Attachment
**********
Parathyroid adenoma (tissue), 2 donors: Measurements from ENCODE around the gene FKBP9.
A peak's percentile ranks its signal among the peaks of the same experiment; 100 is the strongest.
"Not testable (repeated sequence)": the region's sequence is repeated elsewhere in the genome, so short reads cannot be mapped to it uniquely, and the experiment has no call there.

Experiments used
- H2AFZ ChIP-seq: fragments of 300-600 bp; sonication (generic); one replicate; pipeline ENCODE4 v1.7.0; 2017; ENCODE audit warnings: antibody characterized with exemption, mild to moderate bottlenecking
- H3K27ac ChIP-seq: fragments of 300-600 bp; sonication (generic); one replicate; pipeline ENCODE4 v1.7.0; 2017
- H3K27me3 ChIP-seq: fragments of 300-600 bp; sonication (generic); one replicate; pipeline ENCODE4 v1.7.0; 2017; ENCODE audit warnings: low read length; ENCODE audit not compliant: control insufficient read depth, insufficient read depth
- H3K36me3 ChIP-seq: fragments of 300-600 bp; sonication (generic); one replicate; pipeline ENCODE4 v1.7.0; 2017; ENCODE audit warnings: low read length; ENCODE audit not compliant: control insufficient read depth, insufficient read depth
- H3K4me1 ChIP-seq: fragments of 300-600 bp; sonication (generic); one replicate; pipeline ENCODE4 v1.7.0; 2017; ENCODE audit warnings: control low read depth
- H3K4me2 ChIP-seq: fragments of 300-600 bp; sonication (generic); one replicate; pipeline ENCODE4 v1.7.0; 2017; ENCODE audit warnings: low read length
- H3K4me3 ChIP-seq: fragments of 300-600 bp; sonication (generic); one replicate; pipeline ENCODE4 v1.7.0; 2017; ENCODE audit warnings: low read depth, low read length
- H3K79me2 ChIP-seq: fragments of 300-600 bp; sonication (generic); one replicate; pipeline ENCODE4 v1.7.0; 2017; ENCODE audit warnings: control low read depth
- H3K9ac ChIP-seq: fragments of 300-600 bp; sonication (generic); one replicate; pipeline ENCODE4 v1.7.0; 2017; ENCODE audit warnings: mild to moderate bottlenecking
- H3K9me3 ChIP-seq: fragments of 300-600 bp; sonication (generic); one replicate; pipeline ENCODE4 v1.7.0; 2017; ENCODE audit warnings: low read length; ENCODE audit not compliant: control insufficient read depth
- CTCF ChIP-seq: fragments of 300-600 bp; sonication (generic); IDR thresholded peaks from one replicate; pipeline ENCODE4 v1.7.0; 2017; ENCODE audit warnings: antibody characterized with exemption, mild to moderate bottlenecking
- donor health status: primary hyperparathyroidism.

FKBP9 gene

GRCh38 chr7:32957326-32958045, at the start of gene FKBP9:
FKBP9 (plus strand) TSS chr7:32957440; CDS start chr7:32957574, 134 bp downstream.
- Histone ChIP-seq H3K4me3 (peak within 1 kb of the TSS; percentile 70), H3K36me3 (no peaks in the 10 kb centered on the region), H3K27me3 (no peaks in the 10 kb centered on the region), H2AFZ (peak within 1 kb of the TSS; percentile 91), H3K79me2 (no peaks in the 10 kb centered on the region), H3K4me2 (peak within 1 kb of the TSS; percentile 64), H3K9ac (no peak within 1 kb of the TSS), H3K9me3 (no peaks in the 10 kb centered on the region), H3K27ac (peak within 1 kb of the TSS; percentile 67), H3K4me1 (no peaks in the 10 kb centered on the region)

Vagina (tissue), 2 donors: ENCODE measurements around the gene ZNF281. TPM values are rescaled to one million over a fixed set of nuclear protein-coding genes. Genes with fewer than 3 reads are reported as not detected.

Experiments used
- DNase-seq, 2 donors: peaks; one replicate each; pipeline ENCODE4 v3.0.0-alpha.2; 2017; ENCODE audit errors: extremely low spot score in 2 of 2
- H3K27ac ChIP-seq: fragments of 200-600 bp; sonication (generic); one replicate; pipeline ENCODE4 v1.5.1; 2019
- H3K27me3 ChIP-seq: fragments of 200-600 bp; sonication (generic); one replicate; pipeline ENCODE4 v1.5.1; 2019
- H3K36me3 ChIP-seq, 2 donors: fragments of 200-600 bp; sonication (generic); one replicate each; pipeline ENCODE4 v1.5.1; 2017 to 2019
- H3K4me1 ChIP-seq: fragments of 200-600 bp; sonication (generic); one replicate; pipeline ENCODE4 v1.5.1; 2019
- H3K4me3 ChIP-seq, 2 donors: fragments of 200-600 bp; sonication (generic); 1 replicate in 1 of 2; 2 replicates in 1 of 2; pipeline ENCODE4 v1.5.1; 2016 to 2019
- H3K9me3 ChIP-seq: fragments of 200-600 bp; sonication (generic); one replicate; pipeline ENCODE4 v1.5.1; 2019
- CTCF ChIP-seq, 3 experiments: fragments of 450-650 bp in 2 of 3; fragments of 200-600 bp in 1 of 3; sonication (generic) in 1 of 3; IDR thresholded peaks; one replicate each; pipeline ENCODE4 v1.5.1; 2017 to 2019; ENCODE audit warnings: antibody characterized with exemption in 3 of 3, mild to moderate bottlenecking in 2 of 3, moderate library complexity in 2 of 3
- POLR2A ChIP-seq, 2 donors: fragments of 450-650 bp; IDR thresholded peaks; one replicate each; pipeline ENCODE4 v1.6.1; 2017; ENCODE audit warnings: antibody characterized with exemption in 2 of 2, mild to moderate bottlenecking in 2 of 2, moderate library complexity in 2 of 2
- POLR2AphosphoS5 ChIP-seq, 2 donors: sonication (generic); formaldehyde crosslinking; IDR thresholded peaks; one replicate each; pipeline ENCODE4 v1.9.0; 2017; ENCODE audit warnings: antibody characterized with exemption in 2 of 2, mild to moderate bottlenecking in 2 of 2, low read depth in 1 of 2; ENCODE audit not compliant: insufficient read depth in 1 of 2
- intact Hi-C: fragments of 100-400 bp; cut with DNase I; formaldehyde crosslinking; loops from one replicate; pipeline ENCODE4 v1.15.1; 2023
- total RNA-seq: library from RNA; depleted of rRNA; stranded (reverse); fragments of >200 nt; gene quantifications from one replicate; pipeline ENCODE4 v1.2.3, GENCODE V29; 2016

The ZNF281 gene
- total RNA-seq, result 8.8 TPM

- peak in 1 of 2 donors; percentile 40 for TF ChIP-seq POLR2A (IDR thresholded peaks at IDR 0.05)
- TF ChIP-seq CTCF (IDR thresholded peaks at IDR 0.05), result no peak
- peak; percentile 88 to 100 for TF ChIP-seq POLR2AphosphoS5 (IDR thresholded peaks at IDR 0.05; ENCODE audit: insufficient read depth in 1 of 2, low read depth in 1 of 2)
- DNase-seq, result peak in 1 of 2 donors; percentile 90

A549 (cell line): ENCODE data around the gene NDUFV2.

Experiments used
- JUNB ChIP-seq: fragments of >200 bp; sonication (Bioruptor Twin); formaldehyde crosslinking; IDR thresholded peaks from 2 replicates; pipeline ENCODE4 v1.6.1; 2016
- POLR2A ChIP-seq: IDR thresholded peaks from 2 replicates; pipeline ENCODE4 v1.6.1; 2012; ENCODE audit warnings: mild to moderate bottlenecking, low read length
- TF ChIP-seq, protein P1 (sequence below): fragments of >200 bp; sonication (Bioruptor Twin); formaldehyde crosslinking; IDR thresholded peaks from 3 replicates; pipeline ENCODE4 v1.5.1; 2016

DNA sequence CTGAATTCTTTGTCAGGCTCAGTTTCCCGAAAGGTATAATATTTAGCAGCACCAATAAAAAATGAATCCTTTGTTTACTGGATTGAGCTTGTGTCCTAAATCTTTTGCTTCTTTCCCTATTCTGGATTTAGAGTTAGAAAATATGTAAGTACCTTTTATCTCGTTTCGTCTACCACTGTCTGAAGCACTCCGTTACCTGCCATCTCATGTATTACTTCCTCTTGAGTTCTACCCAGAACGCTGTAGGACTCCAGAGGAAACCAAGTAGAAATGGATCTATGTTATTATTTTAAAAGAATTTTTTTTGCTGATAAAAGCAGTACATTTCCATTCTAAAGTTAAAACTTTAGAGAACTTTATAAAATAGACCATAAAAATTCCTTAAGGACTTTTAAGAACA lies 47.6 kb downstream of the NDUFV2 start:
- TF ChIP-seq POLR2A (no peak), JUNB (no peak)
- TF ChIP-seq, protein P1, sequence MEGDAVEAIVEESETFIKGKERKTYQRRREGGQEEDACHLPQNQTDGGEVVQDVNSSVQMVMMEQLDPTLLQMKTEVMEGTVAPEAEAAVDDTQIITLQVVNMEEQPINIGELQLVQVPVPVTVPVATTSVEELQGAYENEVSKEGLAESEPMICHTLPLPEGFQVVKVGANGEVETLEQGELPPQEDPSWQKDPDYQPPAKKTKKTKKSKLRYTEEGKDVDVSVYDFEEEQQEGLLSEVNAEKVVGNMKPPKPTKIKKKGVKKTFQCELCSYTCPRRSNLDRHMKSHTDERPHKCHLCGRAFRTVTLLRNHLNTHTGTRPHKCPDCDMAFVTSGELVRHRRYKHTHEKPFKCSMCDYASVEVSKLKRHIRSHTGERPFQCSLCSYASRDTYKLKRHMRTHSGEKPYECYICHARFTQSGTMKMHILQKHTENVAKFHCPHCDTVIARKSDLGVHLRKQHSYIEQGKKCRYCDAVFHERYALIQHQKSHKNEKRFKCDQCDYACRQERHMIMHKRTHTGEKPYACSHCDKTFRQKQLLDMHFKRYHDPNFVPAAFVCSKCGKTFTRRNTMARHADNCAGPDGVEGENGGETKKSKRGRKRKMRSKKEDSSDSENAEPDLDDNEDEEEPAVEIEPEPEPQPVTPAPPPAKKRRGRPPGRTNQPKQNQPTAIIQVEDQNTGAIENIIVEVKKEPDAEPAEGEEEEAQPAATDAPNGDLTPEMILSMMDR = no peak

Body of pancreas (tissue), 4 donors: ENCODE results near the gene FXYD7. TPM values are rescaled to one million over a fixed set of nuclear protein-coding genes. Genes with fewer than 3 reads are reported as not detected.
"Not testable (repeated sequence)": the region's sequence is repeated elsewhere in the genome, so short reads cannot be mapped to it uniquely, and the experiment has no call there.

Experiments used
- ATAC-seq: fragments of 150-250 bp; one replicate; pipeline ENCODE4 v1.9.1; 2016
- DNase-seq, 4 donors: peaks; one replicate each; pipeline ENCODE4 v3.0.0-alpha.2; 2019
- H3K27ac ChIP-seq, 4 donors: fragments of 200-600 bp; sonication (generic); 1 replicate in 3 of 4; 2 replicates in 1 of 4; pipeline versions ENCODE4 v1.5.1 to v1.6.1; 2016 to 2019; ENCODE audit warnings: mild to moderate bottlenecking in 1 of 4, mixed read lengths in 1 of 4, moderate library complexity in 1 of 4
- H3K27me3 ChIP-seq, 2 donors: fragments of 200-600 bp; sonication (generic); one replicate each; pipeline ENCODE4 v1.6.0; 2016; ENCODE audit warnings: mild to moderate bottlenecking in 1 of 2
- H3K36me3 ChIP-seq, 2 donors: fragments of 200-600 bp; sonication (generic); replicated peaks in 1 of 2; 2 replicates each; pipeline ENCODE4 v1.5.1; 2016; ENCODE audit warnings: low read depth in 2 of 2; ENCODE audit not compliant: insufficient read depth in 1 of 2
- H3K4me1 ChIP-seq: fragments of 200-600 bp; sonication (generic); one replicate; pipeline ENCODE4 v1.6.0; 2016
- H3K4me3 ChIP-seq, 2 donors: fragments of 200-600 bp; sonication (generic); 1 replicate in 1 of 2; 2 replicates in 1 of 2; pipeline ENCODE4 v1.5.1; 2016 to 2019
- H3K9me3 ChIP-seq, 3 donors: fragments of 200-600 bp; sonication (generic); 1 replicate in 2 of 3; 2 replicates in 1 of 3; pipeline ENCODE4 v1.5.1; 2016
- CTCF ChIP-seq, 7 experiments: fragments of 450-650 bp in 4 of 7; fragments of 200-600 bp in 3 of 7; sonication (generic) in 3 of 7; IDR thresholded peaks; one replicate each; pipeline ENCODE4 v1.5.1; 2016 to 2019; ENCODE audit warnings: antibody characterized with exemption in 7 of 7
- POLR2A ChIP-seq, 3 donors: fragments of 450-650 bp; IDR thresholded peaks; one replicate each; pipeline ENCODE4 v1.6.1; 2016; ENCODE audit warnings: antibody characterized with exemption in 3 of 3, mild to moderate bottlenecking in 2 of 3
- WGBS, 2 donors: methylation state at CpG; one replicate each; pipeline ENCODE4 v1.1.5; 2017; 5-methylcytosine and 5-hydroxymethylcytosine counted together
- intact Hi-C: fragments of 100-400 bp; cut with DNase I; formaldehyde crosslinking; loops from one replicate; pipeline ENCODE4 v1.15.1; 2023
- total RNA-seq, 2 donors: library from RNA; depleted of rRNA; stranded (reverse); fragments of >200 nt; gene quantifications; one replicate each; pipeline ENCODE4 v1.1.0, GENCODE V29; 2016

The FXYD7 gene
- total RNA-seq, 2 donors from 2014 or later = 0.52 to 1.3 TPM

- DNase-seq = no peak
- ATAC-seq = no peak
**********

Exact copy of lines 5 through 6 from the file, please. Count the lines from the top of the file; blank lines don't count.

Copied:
- H2AFZ ChIP-seq: fragments of 300-600 bp; sonication (generic); one replicate; pipeline ENCODE4 v1.7.0; 2017; ENCODE audit warnings: antibody characterized with exemption, mild to moderate bottlenecking
- H3K27ac ChIP-seq: fragments of 300-600 bp; sonication (generic); one replicate; pipeline ENCODE4 v1.7.0; 2017